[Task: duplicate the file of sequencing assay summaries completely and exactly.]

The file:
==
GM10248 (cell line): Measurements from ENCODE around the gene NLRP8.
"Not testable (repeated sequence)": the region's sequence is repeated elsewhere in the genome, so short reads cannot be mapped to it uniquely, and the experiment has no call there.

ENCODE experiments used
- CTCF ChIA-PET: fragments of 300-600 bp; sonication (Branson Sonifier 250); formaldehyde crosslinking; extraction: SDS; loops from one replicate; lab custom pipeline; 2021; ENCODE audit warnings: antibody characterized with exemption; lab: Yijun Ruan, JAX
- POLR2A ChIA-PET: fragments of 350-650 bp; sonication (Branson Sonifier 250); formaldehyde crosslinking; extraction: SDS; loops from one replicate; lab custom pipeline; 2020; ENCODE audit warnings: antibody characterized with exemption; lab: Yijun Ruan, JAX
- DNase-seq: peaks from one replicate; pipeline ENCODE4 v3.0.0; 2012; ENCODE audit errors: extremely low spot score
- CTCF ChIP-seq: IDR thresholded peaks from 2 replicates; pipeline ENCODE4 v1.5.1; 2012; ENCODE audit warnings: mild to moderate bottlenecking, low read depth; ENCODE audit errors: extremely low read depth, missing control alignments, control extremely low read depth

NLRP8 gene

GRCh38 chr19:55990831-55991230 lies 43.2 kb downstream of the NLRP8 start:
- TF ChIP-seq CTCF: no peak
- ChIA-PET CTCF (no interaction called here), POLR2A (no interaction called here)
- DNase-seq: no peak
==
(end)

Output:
GM10248 (cell line): Measurements from ENCODE around the gene NLRP8.
"Not testable (repeated sequence)": the region's sequence is repeated elsewhere in the genome, so short reads cannot be mapped to it uniquely, and the experiment has no call there.

ENCODE experiments used
- CTCF ChIA-PET: fragments of 300-600 bp; sonication (Branson Sonifier 250); formaldehyde crosslinking; extraction: SDS; loops from one replicate; lab custom pipeline; 2021; ENCODE audit warnings: antibody characterized with exemption; lab: Yijun Ruan, JAX
- POLR2A ChIA-PET: fragments of 350-650 bp; sonication (Branson Sonifier 250); formaldehyde crosslinking; extraction: SDS; loops from one replicate; lab custom pipeline; 2020; ENCODE audit warnings: antibody characterized with exemption; lab: Yijun Ruan, JAX
- DNase-seq: peaks from one replicate; pipeline ENCODE4 v3.0.0; 2012; ENCODE audit errors: extremely low spot score
- CTCF ChIP-seq: IDR thresholded peaks from 2 replicates; pipeline ENCODE4 v1.5.1; 2012; ENCODE audit warnings: mild to moderate bottlenecking, low read depth; ENCODE audit errors: extremely low read depth, missing control alignments, control extremely low read depth

NLRP8 gene

GRCh38 chr19:55990831-55991230 lies 43.2 kb downstream of the NLRP8 start:
- TF ChIP-seq CTCF: no peak
- ChIA-PET CTCF (no interaction called here), POLR2A (no interaction called here)
- DNase-seq: no peak